The Shabbat Is For Whom?
Some would say that it is only the Jewish people today who should be celebrating the seventh-day Shabbat. This belief is interesting, especially in the light of the fact that G-d instituted the Shabbat before tribes of humanity were established, well before the time of Abraham—in the very Garden of Eden (Gan Eden). Some hold that Noah, a righteous biblical representative of the “non-Jew,” didn’t hold to the Shabbat, and therefore other non-Jews today also do not need to keep it (commonly referred to as “Noahide Laws”). This is an unfortunate speculation because Noah had a very good understanding of G-d’s laws including the idea of kashrut—the separation between clean and unclean, kosher and treif, so to speak; thus we have no reason to doubt that he had knowledge of the other laws of his Creator, including the Shabbat. G-d spoke to Noah, saying, “of every clean beast thou shalt take to thee seven and seven, each with his mate; and of the beasts that are not clean two [and two], each with his mate” (Bereshit/Genesis 7:2). Thus, Noah knew much of the laws of the Torah, which wasn’t officially given to Israel and the nations until much later.
In Shmot/Exodus 20:1, it says, “G-d spoke all these words.” The rabbis teach through midrash that when G-d spoke at Sinai, His words of Torah were heard in the seventy languages known at the time, symbolizing the whole world, as it were (Shmot Rabba 5:9). If the Torah were only for Israel, why would it need to be heard in all the known languages at the time? This implies that the law was given, again, to all the existing tribes, tongues and nations of the world.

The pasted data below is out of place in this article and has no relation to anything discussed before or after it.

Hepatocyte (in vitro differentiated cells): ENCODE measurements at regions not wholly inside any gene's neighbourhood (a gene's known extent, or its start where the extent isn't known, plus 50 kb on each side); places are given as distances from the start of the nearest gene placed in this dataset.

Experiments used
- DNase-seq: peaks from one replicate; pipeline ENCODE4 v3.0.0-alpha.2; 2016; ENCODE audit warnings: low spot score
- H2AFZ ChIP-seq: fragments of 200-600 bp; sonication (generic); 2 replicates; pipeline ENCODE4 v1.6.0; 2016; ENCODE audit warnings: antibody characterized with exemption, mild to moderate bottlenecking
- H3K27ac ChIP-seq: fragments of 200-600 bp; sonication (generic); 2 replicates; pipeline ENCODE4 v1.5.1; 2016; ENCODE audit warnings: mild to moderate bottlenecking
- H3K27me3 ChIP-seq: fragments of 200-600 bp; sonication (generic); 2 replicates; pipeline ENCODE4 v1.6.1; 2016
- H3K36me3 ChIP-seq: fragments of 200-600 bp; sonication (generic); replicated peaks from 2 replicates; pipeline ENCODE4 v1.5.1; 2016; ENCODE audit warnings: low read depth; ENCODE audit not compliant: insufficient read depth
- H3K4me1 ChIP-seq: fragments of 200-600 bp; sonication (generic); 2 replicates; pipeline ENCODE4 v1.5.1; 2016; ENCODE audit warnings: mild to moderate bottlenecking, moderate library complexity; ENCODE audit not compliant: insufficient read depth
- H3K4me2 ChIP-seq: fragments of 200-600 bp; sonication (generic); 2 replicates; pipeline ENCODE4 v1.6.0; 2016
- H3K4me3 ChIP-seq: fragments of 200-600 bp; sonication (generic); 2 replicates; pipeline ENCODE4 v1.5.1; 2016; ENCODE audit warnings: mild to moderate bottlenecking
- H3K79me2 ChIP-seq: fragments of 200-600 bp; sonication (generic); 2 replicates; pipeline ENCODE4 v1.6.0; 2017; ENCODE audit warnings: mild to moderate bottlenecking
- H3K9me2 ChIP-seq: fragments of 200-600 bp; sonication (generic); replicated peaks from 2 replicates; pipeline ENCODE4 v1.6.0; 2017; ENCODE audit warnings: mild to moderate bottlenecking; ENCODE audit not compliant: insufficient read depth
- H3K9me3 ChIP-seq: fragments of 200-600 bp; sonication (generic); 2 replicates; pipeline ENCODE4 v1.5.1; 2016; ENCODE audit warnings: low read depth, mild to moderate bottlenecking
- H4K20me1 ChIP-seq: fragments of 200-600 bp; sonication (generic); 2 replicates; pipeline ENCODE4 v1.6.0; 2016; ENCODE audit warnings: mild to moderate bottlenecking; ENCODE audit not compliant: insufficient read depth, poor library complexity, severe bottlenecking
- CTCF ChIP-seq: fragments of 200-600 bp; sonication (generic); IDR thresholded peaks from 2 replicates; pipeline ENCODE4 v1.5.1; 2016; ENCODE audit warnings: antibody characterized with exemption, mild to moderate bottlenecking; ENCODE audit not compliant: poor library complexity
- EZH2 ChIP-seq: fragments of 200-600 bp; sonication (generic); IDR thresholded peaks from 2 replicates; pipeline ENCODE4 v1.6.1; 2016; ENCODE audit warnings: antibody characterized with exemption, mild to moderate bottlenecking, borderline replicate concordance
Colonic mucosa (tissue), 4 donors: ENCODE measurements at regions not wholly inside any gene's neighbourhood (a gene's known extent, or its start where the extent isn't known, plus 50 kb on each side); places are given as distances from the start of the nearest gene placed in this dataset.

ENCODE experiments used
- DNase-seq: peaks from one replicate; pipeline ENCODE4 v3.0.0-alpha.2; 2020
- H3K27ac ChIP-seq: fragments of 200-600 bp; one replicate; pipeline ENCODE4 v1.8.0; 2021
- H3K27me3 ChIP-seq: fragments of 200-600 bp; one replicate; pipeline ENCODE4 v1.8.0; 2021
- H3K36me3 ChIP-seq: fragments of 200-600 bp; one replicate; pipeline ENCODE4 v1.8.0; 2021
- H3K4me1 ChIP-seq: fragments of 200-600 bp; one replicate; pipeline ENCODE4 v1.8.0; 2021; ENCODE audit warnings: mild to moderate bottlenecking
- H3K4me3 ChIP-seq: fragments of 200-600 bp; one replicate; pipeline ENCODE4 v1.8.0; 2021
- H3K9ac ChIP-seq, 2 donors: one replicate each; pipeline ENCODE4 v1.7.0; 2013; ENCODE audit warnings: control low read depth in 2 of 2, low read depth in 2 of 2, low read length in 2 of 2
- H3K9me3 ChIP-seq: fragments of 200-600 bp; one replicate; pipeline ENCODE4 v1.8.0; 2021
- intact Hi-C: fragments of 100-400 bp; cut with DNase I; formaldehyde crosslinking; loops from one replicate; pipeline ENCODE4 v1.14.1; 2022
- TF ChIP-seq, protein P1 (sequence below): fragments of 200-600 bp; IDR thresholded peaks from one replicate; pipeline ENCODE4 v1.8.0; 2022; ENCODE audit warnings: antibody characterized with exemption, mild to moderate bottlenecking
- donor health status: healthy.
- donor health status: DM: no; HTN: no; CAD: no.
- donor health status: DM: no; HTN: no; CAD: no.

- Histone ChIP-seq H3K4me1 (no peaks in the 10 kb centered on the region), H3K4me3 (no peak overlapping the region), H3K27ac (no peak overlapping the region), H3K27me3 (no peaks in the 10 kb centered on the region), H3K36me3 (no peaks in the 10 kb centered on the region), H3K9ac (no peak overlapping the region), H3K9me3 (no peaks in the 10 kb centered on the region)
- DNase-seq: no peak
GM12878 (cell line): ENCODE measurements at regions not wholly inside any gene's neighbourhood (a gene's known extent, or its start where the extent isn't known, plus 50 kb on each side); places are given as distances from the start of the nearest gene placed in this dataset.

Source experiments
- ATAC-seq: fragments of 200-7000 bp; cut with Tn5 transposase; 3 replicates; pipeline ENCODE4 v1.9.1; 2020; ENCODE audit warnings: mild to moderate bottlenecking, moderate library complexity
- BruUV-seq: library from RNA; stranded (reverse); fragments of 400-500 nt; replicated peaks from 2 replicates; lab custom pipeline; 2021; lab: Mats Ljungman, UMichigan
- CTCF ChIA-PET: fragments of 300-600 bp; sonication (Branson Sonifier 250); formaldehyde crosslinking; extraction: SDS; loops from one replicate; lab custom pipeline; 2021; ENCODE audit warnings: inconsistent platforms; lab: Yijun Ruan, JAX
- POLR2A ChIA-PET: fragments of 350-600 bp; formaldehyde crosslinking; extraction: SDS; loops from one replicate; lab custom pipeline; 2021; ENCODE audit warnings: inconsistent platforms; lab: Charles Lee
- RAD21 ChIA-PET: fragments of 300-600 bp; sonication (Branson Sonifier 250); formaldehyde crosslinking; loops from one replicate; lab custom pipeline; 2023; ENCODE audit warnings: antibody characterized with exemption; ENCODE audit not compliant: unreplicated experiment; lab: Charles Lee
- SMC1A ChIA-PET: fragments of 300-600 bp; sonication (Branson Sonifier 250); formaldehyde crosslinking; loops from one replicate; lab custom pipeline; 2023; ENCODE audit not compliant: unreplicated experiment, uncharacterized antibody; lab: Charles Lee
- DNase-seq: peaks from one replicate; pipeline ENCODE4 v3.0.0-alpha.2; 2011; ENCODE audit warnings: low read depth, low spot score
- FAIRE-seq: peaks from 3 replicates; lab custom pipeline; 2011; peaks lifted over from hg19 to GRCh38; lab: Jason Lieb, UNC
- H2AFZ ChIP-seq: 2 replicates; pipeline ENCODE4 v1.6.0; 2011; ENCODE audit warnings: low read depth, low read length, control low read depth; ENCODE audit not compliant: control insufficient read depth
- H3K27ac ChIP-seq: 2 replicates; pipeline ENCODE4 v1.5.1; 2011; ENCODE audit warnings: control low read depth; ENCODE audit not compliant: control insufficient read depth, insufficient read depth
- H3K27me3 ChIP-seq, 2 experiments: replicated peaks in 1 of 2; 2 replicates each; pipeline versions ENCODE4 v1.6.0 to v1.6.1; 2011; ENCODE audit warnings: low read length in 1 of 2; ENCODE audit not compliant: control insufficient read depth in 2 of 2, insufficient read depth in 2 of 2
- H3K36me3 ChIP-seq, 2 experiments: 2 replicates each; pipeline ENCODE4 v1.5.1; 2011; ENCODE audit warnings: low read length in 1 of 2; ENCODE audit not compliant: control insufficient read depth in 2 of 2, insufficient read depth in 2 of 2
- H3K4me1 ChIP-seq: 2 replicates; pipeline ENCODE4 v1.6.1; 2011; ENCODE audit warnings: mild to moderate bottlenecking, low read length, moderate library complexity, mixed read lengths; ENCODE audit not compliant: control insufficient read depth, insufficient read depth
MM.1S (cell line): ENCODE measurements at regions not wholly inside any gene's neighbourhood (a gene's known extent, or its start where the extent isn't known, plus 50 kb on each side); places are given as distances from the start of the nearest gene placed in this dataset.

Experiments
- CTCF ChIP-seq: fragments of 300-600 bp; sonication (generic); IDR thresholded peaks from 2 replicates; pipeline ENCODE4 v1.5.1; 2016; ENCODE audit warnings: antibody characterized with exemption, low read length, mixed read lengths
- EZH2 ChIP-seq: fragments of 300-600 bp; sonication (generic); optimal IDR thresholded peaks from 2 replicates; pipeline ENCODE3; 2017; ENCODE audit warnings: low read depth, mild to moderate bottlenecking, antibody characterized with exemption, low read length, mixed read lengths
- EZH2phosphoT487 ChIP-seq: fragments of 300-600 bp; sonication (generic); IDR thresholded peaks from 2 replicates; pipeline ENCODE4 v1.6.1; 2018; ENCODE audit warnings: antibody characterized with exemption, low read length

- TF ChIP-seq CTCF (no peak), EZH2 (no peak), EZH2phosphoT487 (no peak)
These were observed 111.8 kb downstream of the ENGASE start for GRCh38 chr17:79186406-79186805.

In the Torah itself, the injunction is to “remember the Shabbat to keep it holy”
(Shmot/Exodus 20:8-11). Oddly enough, the
saying, or mitzvah, most forgotten in today’s society is the very one beginning with “remember.” Furthermore, not only is the hearer of the law to keep the Shabbat holy by doing no work, but the beasts of burden are also to rest. Even the “stranger that is within thy gates” is to observe the Shabbat. There is no mention of whether or not this stranger is Jewish (even with an assumption, correct or not, that the audience is solely Jewish). If the Author of the Torah forbids work for animals upon the Shabbat, how much more should all of humanity, creatures of His very image, rest upon this day?
Therefore we can conclude that the seventh-day Shabbat is not only timeless, as is our seven-day week, but universal as well. The Shabbat is for all creation, to include each nation, language, and tribe, to include the very animals that we employ. The Scriptures tell us that Shabbat is “everlasting” and eternal. This timelessness binds us today just as tightly as it bound our ancestors millennia ago as a sign for us to remember that our Creator is the one who sets us apart for Him (Shmot/Exodus 31:13).